MOSCOW — At the meeting last week in Hamburg, the G20 turned into the G19+1. The “one” is not Russia, as one would expect, but the United States. The biggest economy in this global club, which was created to counter protectionist instincts, now openly proclaims a protectionist course. At the summit, it was ready to compromise only on minor corrections in the wording of the final declaration. China and Germany, two major targets of U.S. mistrust, reiterated their support for an open global economy. Russia supported the rest of the 19, both in trade and on climate issues, while being unusually constructive vis-à-vis the global agenda.
Many Russian commentators have argued that the Hamburg summit marked a watershed moment in global development, when previous divides lost their relevance. Instead of emerging (or re-emerging in the case of Russia) versus developed economies, we are witnessing a growing split between “globalists” and “nationalists” — with some of the weaker globalists tensely watching trends at home, prepared to change sides if the more nationalistic approach prevails. And such trends could well prevail because, even isolated, the U.S. can still set the tone for many on the global stage. Whatever the experts might warn about avoiding trade wars, if somebody starts it, others will have to respond.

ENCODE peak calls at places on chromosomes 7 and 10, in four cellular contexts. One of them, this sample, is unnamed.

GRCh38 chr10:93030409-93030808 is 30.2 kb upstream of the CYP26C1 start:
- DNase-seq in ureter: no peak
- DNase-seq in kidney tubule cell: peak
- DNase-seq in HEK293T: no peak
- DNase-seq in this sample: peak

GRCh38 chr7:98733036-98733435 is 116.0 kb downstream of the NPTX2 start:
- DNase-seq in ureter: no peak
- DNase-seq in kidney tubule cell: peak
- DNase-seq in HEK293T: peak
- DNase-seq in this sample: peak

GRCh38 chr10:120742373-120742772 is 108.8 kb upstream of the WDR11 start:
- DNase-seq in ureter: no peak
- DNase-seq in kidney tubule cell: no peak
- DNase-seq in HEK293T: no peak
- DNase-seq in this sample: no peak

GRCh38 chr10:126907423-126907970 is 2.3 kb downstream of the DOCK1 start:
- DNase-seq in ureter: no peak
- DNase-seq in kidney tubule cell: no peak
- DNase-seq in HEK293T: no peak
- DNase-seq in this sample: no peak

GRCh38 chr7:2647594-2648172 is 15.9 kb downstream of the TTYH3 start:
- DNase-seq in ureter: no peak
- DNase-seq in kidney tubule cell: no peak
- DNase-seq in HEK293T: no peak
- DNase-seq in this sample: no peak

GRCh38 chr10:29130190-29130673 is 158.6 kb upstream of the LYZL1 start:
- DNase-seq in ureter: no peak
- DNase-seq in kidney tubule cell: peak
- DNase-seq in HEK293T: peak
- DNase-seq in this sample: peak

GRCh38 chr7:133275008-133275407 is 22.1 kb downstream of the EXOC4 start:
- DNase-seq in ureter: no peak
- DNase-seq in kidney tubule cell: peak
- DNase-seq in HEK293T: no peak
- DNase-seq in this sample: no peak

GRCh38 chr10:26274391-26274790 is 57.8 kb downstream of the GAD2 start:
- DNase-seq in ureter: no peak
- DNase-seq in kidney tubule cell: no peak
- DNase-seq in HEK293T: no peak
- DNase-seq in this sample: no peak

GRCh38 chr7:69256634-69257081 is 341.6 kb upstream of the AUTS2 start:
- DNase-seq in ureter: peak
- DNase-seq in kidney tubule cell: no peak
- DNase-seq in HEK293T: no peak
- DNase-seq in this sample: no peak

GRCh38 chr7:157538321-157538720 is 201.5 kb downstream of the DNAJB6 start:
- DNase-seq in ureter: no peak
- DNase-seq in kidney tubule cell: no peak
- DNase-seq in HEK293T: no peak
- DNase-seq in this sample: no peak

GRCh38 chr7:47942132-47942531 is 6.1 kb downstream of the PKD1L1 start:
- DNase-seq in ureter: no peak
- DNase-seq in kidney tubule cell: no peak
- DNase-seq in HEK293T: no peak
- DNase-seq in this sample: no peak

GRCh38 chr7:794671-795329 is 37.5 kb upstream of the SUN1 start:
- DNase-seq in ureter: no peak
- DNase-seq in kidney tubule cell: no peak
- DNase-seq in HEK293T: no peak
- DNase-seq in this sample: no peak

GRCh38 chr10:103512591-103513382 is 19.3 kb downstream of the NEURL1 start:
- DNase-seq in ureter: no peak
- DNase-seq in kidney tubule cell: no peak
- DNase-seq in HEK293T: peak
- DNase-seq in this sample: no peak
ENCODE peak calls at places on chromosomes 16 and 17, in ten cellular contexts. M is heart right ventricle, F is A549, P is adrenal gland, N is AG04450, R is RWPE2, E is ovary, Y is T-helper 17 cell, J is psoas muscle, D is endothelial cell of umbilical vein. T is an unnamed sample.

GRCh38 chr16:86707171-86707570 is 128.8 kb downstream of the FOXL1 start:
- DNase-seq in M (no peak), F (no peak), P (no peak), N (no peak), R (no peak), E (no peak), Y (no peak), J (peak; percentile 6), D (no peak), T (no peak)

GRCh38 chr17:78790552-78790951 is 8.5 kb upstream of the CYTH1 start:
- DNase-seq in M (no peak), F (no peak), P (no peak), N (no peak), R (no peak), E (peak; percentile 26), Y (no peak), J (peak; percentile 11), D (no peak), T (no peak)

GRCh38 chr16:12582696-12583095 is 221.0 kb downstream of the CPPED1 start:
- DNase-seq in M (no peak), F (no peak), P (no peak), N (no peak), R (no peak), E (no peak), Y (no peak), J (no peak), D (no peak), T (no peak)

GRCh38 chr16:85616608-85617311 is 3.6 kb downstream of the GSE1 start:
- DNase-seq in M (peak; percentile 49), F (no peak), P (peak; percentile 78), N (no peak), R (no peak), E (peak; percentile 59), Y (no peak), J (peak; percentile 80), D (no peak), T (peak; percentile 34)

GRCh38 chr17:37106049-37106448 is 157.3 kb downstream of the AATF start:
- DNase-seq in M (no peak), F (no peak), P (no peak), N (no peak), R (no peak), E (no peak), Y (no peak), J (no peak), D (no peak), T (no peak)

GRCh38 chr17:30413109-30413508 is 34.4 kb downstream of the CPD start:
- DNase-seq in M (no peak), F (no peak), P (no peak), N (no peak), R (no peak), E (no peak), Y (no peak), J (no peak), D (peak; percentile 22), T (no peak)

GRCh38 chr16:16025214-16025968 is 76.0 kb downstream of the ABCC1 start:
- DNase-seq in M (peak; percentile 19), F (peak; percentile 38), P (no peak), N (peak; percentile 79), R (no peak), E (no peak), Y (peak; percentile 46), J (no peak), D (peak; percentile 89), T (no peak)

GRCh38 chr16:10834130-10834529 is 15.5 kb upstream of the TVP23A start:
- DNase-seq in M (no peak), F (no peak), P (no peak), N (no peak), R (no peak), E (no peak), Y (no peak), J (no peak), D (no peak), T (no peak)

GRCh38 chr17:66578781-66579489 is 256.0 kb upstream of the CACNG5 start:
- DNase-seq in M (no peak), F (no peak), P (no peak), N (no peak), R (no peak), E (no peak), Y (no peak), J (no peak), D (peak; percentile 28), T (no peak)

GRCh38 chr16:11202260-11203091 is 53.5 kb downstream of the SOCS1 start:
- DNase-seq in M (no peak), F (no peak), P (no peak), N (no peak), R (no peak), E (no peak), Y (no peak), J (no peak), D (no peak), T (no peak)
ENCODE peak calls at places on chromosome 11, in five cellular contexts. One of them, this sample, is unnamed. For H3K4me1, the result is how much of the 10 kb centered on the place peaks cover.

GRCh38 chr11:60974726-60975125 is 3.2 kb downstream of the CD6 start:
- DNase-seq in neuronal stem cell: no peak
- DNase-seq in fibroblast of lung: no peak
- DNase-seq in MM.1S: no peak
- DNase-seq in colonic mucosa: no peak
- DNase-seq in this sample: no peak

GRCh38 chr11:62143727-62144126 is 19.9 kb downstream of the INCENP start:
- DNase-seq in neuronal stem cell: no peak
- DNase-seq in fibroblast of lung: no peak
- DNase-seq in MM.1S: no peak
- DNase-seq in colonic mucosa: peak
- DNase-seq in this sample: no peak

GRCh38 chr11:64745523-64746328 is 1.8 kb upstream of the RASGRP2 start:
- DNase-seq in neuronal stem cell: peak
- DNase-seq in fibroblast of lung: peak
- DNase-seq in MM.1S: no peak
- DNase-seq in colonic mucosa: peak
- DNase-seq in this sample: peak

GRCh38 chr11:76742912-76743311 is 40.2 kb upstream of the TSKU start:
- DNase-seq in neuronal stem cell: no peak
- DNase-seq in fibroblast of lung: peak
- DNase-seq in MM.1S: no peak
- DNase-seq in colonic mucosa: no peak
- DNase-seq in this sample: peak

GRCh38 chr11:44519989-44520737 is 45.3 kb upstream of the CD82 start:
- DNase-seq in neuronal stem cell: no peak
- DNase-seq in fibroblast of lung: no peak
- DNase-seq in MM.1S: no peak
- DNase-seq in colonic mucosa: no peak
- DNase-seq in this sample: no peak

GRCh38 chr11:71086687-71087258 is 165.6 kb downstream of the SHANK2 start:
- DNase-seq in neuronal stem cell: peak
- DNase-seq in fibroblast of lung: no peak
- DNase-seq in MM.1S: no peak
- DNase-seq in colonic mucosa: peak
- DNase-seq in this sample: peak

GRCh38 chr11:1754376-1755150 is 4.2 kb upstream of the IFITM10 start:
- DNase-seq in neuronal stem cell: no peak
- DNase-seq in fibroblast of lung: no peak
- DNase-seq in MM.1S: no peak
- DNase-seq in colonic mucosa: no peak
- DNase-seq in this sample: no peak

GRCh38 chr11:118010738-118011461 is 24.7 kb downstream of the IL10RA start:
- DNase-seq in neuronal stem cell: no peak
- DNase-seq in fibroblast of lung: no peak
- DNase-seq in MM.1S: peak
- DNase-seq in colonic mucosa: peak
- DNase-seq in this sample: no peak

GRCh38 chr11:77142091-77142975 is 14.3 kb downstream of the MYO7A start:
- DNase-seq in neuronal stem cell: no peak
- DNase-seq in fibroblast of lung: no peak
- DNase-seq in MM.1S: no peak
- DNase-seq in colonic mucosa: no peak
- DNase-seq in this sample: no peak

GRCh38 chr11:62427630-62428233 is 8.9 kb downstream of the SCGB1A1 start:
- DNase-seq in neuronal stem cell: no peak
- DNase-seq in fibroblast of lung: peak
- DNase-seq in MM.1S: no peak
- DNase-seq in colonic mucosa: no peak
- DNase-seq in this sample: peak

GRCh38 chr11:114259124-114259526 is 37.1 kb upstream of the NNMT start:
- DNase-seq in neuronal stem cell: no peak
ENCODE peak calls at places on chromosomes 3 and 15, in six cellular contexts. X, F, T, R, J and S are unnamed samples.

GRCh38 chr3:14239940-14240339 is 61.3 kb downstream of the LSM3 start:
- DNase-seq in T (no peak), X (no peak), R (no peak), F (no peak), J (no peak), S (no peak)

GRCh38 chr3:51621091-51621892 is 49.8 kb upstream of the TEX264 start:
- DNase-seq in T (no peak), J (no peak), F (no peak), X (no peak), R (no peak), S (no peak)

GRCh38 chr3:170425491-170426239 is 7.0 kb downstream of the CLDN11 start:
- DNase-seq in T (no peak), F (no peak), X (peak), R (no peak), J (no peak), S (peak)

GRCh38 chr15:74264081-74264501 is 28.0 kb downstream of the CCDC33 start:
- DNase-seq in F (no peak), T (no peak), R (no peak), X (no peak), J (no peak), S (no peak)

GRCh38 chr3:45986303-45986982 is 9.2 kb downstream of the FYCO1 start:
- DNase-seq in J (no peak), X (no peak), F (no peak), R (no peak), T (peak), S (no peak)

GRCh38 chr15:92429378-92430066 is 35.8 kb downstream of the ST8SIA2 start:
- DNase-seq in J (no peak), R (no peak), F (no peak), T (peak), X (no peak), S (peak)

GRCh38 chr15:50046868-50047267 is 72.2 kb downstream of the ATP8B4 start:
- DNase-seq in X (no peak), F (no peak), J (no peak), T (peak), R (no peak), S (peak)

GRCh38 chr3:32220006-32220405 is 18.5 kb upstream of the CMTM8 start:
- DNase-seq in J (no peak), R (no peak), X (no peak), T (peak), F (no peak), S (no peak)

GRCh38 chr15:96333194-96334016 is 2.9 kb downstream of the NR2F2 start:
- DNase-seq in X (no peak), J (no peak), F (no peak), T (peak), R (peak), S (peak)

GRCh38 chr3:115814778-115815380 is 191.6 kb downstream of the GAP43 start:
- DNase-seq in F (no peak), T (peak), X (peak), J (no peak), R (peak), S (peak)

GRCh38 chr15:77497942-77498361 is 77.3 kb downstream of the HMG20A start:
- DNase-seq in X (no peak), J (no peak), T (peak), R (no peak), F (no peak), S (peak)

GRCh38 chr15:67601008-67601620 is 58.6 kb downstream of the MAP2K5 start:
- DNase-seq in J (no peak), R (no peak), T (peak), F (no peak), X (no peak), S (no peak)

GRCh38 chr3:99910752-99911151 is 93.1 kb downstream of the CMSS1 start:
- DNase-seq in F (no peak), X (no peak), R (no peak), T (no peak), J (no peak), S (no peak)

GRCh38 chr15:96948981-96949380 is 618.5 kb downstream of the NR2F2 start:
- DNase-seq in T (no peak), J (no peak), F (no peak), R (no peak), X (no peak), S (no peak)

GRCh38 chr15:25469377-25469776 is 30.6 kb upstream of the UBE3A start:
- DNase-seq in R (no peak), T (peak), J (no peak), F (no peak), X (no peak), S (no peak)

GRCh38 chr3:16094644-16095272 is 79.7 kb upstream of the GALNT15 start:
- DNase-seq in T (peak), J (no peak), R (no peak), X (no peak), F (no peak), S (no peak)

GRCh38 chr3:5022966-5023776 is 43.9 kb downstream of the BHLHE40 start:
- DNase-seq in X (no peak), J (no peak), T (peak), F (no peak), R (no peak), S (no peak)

Russian perceptions of U.S. President Donald Trump have gone through several stages. Initially, there was a sense of euphoria generated by his positive comments about Russian President Vladimir Putin during the campaign and in the wake of his fully unexpected defeat of Hillary Clinton, whose statements on Russia and Putin left little space for positive expectations. Trump’s fixation on “deals” inspired some hope in Moscow as well, since pragmatism has always been proclaimed in Russia as the right and sober way to conduct inter-state affairs, contrary to the Western “value-based” approach. The Kremlin has always been committed to traditional geopolitical thinking, believing in a balance of power and reliance on hard power. For that reason, some say it is obsolete and cynical in its ways.
Post-Soviet Russia was so focused on its own affairs and the need to overcome severe internal crisis — not least the implications of the collapse of its international status — that any concern with the common global good simply disappeared from the political imagination. An encompassing sense of the unfair treatment of Russia after the end of the Cold War added to the murky perception of international politics as a jungle-style zero-sum game.
Russians didn't realize Trump meant deals in the literal sense of those that bring economic gain, not geopolitical compromise.
Everything is relative. Compared to the overtly mercantilist approach that Trump is not even trying to hide, Russia’s old-fashioned realism seems almost romantic. Even hardcore realists believe in rules, although generated by a power balance and not just by negotiated agreements. Mercantilists are much more flexible — profit is the endgame. That’s it. “Buy American” seems to be not only Trump’s domestic but also his international message — to allies above all. The rest, including big political initiatives and even use of military force, seem for him to serve only as means to achieve commercial ends.